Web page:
Franchise Players is Entrepreneur’s Q&A interview column that puts the spotlight on franchisees. If you're a franchisee with advice and tips to share, email ktaylor@entrepreneur.com.

Stephen Bienko has played a vital role in making College Hunks Hauling Junk and Moving what it is today. As the largest franchise owner in the system, he manages locations across four states. He says he's also the one responsible for the idea of adding moving services to the original business model (the company used to simply haul junk). With his team, he has not only built franchises up from skratch, but also aquired franchises in the bottom five percent within the organization and brought them into the top five percent. Here's how he's made himself a key franchisee for the company.

Franchise Players: A 'College Hunk' Franchisee on Dealing With Red Tape
Stephen Bienko
Image credit: Stephen Bienko

Name: Stephen Bienko

Franchise owned: College Hunks Hauling Junk and Moving, in parts of N.J., Cleveland, Nashville, and Ft. Meyers, Fla.

How long have you owned the franchise?

Three years.

Related: Franchise Players: How This Franchisee Found Love at a Carpet Cleaning Convention

Why franchising?

I had done a few businesses on my own since graduating from college. I was at a stage in my life that taking a full business start up risk with two children under the age of three and one more on the way was not the smartest thing to do. Franchising became a safer alternative, as I could drive my entrepreneurial spirit into a business model that had some prior success.

What were you doing before you became a franchise owner?

I had owned health clubs and athletic training centers for 10 years and was spending some time working with a tech start up when I decided to go my own route again

Why did you choose this particular franchise?

I have always been interested in the mid youth (18-28) market. It is a time in their life that they can either take off of stay stagnant. When I saw the College Hunks Hauling Junk brand, it was a direct connection to that employee demographic. I had always been interested in waste management, so this was an interesting angle. I was also very interested in the moving and storage market. I thought junk hauling could be a nice lead into that market also. From the junk hauling we decided to begin our moving and preceded to pitch it to the franchisor. Upon driving moving for one year, the franchisor decided to add it to the company's services.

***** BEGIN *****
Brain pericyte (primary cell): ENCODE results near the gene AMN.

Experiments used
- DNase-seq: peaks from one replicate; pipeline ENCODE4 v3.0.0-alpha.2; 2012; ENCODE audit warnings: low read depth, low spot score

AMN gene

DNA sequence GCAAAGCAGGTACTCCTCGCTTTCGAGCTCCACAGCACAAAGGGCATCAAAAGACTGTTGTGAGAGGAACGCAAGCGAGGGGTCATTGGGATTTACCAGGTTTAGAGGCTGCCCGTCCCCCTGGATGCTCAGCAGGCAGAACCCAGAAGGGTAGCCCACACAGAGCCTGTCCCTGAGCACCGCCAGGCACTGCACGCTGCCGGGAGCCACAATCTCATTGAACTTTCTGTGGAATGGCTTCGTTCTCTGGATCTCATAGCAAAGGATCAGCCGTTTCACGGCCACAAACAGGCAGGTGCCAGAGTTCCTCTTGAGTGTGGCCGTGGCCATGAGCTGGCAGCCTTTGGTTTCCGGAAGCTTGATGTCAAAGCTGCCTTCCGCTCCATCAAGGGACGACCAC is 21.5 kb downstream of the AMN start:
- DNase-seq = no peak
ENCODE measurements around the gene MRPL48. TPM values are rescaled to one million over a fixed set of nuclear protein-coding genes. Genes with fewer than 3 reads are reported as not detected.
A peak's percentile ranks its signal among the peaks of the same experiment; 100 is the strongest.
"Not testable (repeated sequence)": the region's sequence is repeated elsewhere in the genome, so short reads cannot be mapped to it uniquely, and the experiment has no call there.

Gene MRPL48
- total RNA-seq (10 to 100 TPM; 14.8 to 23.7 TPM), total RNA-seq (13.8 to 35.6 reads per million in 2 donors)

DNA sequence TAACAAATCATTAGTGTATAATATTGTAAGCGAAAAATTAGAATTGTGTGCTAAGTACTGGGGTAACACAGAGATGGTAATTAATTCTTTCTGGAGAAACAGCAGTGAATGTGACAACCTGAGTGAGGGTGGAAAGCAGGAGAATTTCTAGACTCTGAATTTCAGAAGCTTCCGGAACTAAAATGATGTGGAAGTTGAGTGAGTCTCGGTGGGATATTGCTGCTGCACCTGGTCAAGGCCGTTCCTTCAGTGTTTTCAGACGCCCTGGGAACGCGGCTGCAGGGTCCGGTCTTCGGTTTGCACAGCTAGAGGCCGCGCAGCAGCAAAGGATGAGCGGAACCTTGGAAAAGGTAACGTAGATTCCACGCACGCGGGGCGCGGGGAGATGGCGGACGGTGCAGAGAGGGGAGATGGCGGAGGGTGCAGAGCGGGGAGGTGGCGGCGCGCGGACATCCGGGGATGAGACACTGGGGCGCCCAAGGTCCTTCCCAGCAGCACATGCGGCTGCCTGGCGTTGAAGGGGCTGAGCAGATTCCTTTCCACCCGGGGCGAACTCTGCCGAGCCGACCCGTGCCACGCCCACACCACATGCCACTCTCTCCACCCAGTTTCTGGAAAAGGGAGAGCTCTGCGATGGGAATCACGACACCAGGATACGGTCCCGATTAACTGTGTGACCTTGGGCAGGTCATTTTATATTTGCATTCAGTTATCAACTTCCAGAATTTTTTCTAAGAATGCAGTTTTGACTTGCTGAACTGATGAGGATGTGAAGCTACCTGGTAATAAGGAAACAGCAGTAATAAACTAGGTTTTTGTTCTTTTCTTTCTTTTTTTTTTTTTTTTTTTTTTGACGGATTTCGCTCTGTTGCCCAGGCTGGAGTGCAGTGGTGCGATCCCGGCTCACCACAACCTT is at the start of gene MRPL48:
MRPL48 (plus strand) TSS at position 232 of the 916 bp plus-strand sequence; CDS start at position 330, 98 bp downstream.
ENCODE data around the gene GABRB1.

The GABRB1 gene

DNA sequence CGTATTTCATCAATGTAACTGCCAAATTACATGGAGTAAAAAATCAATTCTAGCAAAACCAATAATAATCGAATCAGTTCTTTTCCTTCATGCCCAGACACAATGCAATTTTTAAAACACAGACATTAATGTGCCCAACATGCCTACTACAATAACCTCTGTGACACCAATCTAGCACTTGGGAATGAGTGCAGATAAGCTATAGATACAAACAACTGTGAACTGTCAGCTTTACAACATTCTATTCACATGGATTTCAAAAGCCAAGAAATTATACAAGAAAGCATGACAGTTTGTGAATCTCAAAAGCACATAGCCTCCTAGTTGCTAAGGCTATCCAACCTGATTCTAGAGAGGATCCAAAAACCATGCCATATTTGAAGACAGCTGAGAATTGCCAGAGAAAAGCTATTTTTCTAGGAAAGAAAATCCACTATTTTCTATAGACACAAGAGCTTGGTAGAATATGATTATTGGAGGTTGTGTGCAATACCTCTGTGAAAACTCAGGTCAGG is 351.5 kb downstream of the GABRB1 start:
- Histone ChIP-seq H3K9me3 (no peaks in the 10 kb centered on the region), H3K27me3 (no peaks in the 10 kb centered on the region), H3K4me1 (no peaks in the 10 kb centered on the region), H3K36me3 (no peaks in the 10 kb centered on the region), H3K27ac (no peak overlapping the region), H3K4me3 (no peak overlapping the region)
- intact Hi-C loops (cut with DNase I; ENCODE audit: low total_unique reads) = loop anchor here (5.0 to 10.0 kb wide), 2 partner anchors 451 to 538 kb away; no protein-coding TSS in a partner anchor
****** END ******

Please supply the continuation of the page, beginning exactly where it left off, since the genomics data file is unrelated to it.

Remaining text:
How much would you estimate you spent before you were officially open for business?

Franchise fee: $75,000 (multiple territories included)

Marketing: $45,000

Vehicles: $25,000

Reserves: $35,000

Where did you get most of your advice/do most of your research?

I have been blessed with many great mentors in business and community. I am believer in multiple perspectives because you never know where your answers may come from. However, as a business man I have always learned from my father. He has had a true knack for trends and growing a business with multiple angles.

Related: Franchise Players: How This Franchisee Made Dumpsters a Family Business

What were the most unexpected challenges of opening your franchise?

State regulations and red tape have been one of the biggest challenges. Sometimes it seems that certain state governments do not want business owners to succeed. Another surprise has been the rising costs of workers comp. This has challenged us from the very beginning and continues to this day.

What advice do you have for individuals who want to own their own franchise?

Love the industry not the brand. The brand may change. If you are simply an investor then look for franchises that seem to be heading down a less traveled lane but its future is three to five years out. This will give you two levels of satisfaction.

Whats next for you and your business?

The continued growth within the College Hunks brand. We are looking forward to taking our growth model and entering a few other cities in 2014. Also, on my groups' agenda are some of our own franchised brands.

Related: Franchise Players: Two Men and a Truck's First Franchisee Reflects on 27 Years in Franchising